The Need and Implications of Recognizing Humanity

Wed, Apr 30, 2008, 4:30 pm
Aaron Burr 219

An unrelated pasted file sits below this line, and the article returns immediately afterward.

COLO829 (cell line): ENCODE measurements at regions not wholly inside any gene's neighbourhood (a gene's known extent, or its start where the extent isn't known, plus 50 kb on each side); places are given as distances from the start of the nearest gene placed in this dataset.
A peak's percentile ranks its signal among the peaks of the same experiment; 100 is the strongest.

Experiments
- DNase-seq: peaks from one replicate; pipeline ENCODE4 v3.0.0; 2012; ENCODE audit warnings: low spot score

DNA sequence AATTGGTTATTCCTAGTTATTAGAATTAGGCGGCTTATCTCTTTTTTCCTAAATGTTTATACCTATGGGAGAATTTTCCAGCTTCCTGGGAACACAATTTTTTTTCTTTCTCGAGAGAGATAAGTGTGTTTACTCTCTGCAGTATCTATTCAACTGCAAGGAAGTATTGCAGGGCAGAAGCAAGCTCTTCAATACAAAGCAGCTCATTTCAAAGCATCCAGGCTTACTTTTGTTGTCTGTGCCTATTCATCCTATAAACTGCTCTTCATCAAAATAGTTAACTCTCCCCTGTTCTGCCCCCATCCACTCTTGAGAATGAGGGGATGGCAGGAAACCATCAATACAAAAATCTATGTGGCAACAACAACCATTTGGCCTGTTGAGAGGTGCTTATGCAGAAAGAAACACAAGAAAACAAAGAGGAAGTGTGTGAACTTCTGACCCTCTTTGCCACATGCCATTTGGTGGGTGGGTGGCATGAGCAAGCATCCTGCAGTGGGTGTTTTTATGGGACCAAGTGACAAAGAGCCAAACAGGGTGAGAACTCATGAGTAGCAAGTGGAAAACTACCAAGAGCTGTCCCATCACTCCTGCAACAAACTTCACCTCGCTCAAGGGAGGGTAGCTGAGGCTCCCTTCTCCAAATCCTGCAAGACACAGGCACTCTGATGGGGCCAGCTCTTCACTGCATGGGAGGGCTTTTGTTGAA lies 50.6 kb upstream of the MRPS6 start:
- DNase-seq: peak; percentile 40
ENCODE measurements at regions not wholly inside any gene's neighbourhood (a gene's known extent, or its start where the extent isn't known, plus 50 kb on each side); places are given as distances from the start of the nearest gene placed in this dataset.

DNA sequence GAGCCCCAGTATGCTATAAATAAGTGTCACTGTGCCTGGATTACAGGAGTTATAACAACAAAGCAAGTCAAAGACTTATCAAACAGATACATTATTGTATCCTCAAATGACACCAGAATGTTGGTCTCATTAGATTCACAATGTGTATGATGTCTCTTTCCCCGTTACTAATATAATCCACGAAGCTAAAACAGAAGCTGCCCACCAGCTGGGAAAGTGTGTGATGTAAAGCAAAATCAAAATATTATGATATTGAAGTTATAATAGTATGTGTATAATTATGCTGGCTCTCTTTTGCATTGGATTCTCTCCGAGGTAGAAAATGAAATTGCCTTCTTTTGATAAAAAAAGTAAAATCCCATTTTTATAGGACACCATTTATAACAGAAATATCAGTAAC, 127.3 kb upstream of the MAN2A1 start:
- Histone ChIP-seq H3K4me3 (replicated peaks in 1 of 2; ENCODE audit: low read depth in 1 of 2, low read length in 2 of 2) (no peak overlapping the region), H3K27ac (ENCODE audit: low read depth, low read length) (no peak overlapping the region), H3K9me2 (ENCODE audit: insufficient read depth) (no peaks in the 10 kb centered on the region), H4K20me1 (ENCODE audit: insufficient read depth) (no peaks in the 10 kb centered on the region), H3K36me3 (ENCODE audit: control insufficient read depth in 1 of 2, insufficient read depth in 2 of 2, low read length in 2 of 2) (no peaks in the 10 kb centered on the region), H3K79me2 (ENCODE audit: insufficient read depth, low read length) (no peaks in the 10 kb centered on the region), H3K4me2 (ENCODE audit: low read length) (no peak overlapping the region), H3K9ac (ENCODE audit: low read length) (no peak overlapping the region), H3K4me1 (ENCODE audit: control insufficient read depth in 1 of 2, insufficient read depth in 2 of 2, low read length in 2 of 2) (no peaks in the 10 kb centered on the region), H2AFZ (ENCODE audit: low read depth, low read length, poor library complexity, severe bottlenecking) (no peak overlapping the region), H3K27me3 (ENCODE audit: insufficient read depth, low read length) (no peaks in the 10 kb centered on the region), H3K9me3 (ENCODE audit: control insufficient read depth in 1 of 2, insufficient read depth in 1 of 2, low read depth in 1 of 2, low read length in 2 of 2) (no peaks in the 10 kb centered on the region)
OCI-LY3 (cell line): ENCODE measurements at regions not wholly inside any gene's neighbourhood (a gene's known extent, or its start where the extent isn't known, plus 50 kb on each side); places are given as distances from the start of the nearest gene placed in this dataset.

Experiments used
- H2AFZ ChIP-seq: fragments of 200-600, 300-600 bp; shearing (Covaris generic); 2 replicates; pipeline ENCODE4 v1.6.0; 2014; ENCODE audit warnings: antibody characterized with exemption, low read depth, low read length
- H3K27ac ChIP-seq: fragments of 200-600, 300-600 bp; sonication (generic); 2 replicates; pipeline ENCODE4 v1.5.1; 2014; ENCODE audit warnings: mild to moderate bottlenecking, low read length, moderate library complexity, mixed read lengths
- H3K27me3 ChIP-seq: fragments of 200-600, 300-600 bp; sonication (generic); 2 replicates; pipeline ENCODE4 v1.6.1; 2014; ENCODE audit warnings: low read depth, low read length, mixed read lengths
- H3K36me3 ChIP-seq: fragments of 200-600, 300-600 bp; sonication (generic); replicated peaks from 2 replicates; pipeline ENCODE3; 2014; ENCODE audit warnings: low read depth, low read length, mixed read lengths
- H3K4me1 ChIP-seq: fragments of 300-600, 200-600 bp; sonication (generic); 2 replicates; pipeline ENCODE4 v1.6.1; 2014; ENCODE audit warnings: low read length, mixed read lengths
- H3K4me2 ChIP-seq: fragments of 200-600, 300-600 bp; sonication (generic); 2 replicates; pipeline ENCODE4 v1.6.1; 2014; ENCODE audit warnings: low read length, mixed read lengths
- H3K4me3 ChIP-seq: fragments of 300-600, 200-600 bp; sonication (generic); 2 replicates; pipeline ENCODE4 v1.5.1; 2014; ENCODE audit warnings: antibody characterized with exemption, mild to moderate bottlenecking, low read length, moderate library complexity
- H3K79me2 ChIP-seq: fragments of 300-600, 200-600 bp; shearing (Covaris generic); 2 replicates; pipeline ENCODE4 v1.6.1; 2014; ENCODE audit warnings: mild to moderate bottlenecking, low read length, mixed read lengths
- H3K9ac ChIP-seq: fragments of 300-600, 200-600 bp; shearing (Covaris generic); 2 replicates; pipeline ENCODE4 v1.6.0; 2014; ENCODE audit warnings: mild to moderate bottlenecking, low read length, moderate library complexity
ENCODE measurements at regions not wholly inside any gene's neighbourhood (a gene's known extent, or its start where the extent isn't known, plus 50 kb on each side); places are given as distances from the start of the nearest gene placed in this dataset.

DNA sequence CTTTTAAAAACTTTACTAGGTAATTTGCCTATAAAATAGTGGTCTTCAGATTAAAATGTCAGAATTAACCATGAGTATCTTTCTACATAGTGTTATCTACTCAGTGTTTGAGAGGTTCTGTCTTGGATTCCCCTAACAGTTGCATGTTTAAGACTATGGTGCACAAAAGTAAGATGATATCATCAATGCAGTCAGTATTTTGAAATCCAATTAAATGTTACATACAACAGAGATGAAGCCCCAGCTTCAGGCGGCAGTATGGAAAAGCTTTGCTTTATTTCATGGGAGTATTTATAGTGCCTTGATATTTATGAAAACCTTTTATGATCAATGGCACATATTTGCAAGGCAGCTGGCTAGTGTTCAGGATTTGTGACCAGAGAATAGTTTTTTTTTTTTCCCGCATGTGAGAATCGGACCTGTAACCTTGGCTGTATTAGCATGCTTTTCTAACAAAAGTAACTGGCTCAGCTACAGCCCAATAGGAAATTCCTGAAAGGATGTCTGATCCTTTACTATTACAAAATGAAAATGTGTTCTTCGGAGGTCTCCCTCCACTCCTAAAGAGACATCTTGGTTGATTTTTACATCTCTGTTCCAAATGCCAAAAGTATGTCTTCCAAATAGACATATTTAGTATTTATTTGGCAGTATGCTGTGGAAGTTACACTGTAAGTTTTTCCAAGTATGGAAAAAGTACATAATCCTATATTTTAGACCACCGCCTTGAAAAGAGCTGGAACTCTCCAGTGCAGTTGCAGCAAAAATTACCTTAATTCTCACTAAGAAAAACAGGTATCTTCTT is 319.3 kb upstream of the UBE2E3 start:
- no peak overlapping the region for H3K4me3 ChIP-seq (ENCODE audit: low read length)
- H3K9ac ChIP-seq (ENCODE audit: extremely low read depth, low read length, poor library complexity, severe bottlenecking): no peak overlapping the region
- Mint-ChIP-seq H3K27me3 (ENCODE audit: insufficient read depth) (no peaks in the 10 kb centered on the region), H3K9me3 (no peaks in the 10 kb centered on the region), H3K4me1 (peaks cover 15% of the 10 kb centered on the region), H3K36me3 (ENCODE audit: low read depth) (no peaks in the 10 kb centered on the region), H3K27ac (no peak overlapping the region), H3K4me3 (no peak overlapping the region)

Here is a preview of what Professor Haldane will discuss: a two-sentence overview and then a more contextual bit. Human beings are vulnerable, sometimes fragile creatures, and prone to disabling conditions. This is something that mainstream political philosophy needs to take note of, not just attending to it at the margins but drawing it in more centrally to its ordinary business. In her recent book "Hiding from Humanity" (2004), Martha Nussbaum links the philosophical understanding of emotion with important issues in ethics, law and political philosophy, and engages with empirical material in a manner that provides a model for open and practically oriented moral philosophy. Here I shall explore four areas in which I believe the discussion now needs to be carried forward: 1. The connections between Nussbaum¹s work and other contributions to recent moral philosophy, principally that of Alasdair MacIntyre in Dependent Rational Animals (1999) but also that of David Wiggins in Ethics (2006). 2. The conceptual understanding of notions of disability, impairment and normal human functioning, and the standards against which these are determined and judged. 3. The nature of mental disorder and the harm done to sufferers by the stigma attaching to it. 4. The implications of following Nussbaum¹s lead in recognizing humanity in the vulnerable, as these bear upon Œending life¹ issues, especially that of abortion.